Our urine reveals a lot about our health. Nutritionist Cindy Williams reveals what’s normal and when we should do something about it.
We may not want to talk about it, but the state of our urine can reveal a lot about our health, and provide pointers to some potentially serious health conditions. Here are some signs you may notice, and what they mean.
Pale coloured urine is diluted urine. It happens when we drink lots of fluids. Drinking plenty of water keeps our body hydrated and helps the kidney to do its waste filtration job without stress.
- What to do: There is no reason to worry unless you are bothered by frequent visits to the toilet.
If you don’t drink enough fluids, your urine will be concentrated and dark. People often notice this first thing in the morning if they haven’t drunk enough the day before. As an occasional symptom it is nothing to worry about, but continuous dehydration stresses out the kidneys and can cause damage.
Eating rhubarb or broad beans can turn urine brownish-black while blood from an infection, kidney problems or even cancer can also cause dark urine.
- What to do: Drink plenty of water to ensure you are well hydrated. If the dark colour remains for more than a few days, see your doctor. If you have dark-brown urine as well as pale stools and yellow eyes or skin, you may have a serious problem with your liver. See a doctor as soon as possible.
Urine that smells sweet is a classic sign of uncontrolled diabetes. When the level of glucose in the blood is too high, the kidneys try to get rid of the excess and it can end up in the urine.
- What to do: This is a serious symptom that needs to be checked out with your doctor.
Asparagus is notorious for causing smelly urine. It contains sulphur compounds that make the toilet smell like a bad day in Rotorua. The urine may also have a green tinge. If you haven’t eaten asparagus, the smell could be a sign of an infection.
- What to do: If you haven’t eaten asparagus and the smell doesn’t go away, get yourself checked out at the doctor.
Riboflavin is a B vitamin that is also used as a food colouring. Just as it makes foods bright yellow, so it can stain your urine when you take it in the form of a multi-vitamin or B complex supplement. Carrots, carrot juice and vitamin C can stain your urine orange while beetroot, rhubarb and berries can stain it pink, red or purple. Not everyone reacts in this startling way. It depends on your particular body type and whether your urine is more acidic or alkaline. Certain medication can also turn urine a range of colours including brown, blue/green, red, or in the case of warfarin, orange.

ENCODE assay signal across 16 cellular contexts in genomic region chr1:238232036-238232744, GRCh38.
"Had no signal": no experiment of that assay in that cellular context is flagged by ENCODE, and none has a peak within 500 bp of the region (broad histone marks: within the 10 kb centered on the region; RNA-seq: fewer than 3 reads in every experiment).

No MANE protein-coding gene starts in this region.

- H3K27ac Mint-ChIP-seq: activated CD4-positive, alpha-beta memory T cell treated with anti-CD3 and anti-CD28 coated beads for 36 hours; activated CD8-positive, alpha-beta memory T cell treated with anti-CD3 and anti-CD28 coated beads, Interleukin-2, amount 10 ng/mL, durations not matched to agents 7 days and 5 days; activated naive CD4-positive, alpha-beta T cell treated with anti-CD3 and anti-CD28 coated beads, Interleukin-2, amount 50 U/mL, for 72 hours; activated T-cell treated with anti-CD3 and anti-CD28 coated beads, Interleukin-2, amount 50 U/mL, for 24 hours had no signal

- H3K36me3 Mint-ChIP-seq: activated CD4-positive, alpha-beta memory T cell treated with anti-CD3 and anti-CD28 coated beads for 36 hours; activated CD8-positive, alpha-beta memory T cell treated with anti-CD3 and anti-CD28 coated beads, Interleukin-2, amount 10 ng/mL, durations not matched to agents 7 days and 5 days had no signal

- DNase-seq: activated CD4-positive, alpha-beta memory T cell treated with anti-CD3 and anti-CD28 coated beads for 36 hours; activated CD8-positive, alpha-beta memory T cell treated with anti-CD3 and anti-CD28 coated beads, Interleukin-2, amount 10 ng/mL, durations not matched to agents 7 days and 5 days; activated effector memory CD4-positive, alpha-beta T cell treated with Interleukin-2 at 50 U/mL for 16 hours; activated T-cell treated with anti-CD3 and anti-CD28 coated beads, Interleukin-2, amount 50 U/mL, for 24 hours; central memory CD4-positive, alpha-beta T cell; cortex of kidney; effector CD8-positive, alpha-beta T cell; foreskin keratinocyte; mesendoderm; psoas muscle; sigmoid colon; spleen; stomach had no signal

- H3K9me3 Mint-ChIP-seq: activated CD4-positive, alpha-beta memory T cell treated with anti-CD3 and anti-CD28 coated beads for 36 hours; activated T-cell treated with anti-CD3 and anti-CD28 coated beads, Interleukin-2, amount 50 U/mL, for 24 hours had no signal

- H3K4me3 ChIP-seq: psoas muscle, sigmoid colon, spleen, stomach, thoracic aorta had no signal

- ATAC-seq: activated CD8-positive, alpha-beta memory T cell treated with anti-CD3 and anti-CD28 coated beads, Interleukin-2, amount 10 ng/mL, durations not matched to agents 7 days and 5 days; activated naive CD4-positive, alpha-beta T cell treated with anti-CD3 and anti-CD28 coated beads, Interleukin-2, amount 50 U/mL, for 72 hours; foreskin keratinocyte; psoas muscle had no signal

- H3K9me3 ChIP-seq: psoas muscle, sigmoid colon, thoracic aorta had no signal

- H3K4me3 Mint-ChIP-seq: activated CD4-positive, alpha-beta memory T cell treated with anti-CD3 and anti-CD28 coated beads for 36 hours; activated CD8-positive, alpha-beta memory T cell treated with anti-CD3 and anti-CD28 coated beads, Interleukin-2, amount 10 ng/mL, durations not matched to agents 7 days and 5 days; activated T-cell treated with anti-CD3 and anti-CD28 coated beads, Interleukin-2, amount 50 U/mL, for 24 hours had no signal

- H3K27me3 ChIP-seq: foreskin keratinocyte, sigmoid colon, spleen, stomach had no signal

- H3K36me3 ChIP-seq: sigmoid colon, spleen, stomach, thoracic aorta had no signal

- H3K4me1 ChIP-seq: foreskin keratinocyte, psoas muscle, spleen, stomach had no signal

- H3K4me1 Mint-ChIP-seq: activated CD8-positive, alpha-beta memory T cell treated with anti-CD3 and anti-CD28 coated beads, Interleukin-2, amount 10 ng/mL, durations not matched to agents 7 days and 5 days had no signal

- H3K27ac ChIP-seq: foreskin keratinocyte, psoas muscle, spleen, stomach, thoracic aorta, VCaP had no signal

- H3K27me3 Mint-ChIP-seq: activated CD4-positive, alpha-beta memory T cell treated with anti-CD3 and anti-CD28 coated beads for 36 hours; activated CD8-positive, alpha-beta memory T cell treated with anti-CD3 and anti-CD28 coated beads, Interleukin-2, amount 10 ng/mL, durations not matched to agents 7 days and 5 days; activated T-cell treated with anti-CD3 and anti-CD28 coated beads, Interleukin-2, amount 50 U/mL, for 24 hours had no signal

- What to do: These bright colours are nothing to be concerned about unless they last more than a day or so. If the colour persists and you have stopped eating the suspect food or supplement, get it checked out.
Blood in the urine
Seeing blood in your urine is scary but not always serious. Strenuous exercise can traumatise the bladder and cause bleeding. So can some medications such as aspirin. A more serious cause is a urinary tract infection, reasonably common in young women.
Damage to the kidneys or bladder either through trauma such as a kick in the kidneys or through disease such as kidney or bladder stones or cancer may also cause blood in the urine.
- What to do: Unless you have just run a marathon, see your doctor to check for infection or something more sinister.
If you have a urinary tract or prostate infection it can feel as though you are peeing razor blades.
- What to do: This needs treatment so see your doctor. The best treatment is antibiotics, rest and plenty of fluids.
Needing to go often
Running to the toilet all the time is often due to what we are drinking. The more fluids you drink, the more you have to go. Add alcohol or extra caffeine to your fluids and you will spend even more time peeing. Both caffeine and alcohol stimulate the bladder.
One of the symptoms of diabetes is frequent urination as the kidney tries to flush out the excess glucose from the blood. Infections of the urinary tract, kidney and bladder, as well as bladder cancer, all increase the need to go to the toilet.